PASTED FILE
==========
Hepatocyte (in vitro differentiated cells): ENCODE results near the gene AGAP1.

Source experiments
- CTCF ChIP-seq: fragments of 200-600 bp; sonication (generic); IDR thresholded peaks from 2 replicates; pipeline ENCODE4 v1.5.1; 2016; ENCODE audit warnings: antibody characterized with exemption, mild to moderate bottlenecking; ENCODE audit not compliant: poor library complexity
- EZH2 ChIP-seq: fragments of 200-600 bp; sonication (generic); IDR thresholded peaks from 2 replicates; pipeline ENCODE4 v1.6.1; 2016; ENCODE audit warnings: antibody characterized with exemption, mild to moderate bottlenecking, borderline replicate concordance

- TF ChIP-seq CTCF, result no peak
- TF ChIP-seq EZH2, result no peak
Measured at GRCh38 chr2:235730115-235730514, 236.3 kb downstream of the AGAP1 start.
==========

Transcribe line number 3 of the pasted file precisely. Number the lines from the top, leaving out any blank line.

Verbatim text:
- CTCF ChIP-seq: fragments of 200-600 bp; sonication (generic); IDR thresholded peaks from 2 replicates; pipeline ENCODE4 v1.5.1; 2016; ENCODE audit warnings: antibody characterized with exemption, mild to moderate bottlenecking; ENCODE audit not compliant: poor library complexity